1. It is estimated that some 100,000 km ² of Western Sahara may be affected by a large number of mines and unexploded ammunition (UXOs). The risk is greatest east of the Berm, especially in the areas of Mehaires, Tifariti and Bir Lahlou where the Royal Moroccan Army (RMA) conducted offensive operations in August-September 1991. The dangerous result is, among others, scattered cluster bombs, still active in these areas.
2. Each year the two parties and the civilian population and livestock suffer injuries and casualties due to mine- and UXO-related accidents. MINURSO had three mine-related accidents in the 90’s. UN Military Observers (UNMOs) are still subject to daily risk as mines, UXOs and tracks are moving due to shifting sands and flooding.
3. In 1999 MINURSO signed Military Agreements #2 and #3 with the RMA and the Frente POLISARIO (FPOL) on the marking of mines and UXOs and the exchange of information. On an almost daily basis MINURSO patrols see mines and UXOs. They mark them and put the information into our database and exchange the information with the parties and relevant NGOs.
4. On the RMA side there has been destruction of mines and UXOs whereas destruction activities on the FPOL side have so far been limited. The RMA still have a large number of unmarked and unfenced mines placed in front of the Berm.
5. MINURSO considers the issue of mines and UXOs very important for the local population, the two parties and the safety of its own personnel. It is a main priority for MINURSO to reduce the risk through various activities. The two parties are in support. The FPOL signature of the Geneva Call “Deed” against the future use of landmines and the destruction of stockpiles is a very positive recent development. In February 2006 MINURSO witnessed the destruction of the first 3100 personnel mines in Tifariti.
6. MINURSO present and future activities to reduce the risk of landmines and UXOs in Western Sahara include the following:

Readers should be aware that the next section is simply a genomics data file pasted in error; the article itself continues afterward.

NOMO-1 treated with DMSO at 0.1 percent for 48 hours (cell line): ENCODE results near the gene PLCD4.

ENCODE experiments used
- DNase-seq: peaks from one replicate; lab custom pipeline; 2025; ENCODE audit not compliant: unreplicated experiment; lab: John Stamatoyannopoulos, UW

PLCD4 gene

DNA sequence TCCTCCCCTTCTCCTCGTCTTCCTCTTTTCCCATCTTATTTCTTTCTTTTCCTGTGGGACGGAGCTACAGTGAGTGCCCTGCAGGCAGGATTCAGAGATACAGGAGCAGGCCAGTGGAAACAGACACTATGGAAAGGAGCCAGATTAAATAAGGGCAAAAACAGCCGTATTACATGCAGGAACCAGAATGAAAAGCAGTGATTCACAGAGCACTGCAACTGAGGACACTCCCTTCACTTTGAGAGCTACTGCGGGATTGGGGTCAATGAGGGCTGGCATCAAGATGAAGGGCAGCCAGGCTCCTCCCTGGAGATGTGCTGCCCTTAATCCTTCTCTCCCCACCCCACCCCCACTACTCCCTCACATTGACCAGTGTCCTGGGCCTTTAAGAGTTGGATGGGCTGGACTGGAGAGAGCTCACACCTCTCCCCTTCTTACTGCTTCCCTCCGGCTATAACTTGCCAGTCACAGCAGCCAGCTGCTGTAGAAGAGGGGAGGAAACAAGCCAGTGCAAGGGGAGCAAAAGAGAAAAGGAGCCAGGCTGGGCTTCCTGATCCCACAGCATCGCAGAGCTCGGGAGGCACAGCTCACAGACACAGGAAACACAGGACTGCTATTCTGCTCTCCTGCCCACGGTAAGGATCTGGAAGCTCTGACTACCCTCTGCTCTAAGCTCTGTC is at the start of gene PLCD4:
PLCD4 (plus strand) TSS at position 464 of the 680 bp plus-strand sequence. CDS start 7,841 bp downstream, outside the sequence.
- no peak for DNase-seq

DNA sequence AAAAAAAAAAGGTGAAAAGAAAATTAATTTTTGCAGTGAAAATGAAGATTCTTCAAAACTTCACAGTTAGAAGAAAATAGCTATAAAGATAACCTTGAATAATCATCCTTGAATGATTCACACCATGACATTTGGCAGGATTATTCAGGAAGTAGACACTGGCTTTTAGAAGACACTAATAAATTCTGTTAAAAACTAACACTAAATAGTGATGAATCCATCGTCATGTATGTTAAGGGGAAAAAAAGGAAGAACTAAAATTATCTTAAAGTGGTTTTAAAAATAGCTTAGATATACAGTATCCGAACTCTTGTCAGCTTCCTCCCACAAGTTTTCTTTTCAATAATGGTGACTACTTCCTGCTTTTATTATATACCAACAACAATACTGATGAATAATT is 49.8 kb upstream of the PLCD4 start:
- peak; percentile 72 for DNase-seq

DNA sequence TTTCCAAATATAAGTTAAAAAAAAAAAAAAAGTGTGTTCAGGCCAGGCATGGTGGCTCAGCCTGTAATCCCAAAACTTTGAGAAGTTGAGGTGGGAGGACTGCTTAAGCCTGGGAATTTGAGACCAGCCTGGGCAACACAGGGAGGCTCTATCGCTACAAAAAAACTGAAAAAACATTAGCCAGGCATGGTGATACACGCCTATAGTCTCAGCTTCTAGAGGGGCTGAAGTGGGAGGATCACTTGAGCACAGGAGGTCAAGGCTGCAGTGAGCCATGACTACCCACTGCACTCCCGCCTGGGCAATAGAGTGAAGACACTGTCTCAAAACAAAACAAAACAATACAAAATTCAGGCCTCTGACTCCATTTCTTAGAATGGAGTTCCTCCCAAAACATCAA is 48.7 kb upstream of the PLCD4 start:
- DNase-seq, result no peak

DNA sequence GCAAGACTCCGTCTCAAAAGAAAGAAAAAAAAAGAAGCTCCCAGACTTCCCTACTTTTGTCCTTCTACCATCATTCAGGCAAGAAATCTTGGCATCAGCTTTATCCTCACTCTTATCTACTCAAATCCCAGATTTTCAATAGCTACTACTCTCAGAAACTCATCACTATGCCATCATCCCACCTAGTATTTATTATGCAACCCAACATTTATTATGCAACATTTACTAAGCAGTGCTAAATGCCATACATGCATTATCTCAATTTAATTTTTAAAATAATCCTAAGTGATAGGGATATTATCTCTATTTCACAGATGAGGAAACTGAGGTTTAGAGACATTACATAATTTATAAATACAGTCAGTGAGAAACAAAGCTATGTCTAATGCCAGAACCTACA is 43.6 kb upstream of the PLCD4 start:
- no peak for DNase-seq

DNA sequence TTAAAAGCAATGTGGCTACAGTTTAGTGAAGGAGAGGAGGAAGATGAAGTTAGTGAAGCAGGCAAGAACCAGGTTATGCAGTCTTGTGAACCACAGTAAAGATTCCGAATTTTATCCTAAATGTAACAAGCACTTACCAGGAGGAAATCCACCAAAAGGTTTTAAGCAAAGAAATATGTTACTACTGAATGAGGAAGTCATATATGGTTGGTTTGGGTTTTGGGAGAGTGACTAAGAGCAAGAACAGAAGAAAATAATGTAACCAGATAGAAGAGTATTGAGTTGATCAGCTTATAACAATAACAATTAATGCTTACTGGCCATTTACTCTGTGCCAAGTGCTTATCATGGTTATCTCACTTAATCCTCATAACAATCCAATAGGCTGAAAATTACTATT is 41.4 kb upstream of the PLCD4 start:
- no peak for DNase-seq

(i) The marking of mines and UXOs, updating the database and cooperation and exchange of information with the two parties;
(ii) The production of maps for safe movement and mine-UXO-maps through the establishment of a MINURSO Geographic Information Support (GIS) cell;
(iii) Marking of safe tracks;
(iv) Work with the RMA to destroy or fence and mark all mines and UXOs close to the Berm or west of the berm;
(v) Cooperation with the UN Mine Action Service (UNMAS) in New York to have a UK-based NGO (Landmine Action, LMA) conducting mine- and UXO-clearing, initially east of the Buffer Strip. LMA began working in August 2006 and has been granted funds for 11-12 months of operations;
(vi) The establishment of a Mine Action Coordinator post in the MINURSO Mission Headquarters;
(vii) Mine awareness training and campaigns for the local population, including populations in the refugee camps in the Tindouf area. We plan to develop and participate in a regional mine awareness campaign in cooperation with UNDP and UNICEF;
(viii) Work with partners, the RMA, FPOL, the Governments of Mauritania and Morocco and interested NGOs to reduce the risk in Western Sahara and in border regions;
(ix) Improve our casualty evacuation system, day and night.
7. While keeping the peace, MINURSO’s aims to make Western Sahara and border areas a safer place for all, thereby leaving a lasting and positive reminder of the UN presence in Western Sahara.